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The following statement is issued by the Vice-Chancellor of The University of the West Indies, Professor Sir Hilary Beckles at the Signing of a Memorandum of Understanding (MoU) between The University of the West Indies and the University of Glasgow and the establishment of the Glasgow-Caribbean Centre for Development Research.
It is my honour this day to welcome everyone to this historic event. It is a single, but seminal moment in the global movement for reparatory justice and I am pleased to invite your participation.
It is a powerful, practical gesture, and significant symbolic stage in a journey that seeks fairness and fellowship for the descendants of enslaved Africans.
It is for the Caribbean the first formal reparations response to the crimes of enslavement and post-emancipation plunder committed against African people in the region and beyond.
I am proud to welcome to the Regional Headquarters of The University of the West Indies two senior officials of the University of Glasgow, Dr David Duncan, Chief Operating Officer and University Secretary, and Mr Peter Aitchison, Director of Communications and Public Affairs, both representing Vice-Chancellor, Professor Sir Anton Muscatelli who must, this day, be celebrated for his visionary leadership of the University of Glasgow.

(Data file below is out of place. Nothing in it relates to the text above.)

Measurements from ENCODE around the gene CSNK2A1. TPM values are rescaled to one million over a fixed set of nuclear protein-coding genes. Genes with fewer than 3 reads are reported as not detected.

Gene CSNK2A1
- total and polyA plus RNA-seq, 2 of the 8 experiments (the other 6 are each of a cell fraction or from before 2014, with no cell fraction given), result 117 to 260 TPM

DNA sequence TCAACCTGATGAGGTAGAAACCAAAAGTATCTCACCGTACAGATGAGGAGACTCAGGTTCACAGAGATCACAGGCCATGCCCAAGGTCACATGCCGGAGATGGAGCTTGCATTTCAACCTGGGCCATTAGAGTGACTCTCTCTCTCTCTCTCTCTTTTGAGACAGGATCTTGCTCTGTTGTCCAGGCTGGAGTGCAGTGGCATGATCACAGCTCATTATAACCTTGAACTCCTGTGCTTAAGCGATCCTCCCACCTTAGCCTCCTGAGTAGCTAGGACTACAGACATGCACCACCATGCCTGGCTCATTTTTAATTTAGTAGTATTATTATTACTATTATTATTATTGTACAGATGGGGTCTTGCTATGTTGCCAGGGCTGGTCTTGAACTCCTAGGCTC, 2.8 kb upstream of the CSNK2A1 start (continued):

The community of historians in the Caribbean, and in Scotland, have long been aware of the role played by the City of Glasgow in the development and sustainability of African enslavement in the Caribbean and elsewhere.
Likewise they have been aware of the financial support given by enslavers in the Caribbean to the ancient University of Glasgow.
But, it was Vice-Chancellor Muscatelli who launched a formal inquiry into the exact dimensions of endowments which the University received from owners and managers of slave-produced wealth.
This report provides an ethical context and empirical basis for this partnership between The University of the West Indies and the University of Glasgow which we shall launch this day with the signing of a Memorandum of Understanding (MoU).
Vice-Chancellor Muscatelli, and his research team, led by my colleague Dr David Duncan, have responded in a principled and purposeful manner to the evidence unearthed and presented in their report.
They have not done, as many universities with a similar engagement with slave-produced wealth have done, that is to "Research and Run".
"Research and Run" has indeed become the norm for many universities in Britain, Europe and North America. Rather than stand and plan, they "researched and ran".